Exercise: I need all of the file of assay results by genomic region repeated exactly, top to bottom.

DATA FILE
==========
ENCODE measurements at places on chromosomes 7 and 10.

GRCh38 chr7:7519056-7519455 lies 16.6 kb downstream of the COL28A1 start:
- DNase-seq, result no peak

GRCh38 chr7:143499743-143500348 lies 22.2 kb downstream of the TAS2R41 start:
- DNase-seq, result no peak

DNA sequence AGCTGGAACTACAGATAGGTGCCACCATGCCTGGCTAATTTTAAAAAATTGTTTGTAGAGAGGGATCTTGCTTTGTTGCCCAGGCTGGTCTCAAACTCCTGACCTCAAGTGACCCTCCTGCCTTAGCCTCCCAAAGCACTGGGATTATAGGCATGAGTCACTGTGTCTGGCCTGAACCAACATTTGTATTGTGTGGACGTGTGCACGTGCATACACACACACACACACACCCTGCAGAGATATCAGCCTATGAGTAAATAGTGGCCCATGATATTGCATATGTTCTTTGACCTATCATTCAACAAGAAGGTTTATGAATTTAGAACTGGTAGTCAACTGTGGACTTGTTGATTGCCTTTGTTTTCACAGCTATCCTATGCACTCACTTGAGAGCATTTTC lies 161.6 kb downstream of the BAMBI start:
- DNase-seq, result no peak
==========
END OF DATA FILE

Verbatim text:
ENCODE measurements at places on chromosomes 7 and 10.

GRCh38 chr7:7519056-7519455 lies 16.6 kb downstream of the COL28A1 start:
- DNase-seq, result no peak

GRCh38 chr7:143499743-143500348 lies 22.2 kb downstream of the TAS2R41 start:
- DNase-seq, result no peak

DNA sequence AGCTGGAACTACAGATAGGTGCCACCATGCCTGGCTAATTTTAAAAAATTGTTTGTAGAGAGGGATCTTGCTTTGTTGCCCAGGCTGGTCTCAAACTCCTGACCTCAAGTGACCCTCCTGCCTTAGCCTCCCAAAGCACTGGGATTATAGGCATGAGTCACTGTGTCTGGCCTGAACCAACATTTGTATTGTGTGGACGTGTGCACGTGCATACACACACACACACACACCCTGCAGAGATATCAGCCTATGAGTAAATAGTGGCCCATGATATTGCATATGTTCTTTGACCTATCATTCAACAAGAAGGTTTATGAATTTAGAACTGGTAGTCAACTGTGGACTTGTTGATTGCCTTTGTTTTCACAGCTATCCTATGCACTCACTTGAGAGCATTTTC lies 161.6 kb downstream of the BAMBI start:
- DNase-seq, result no peak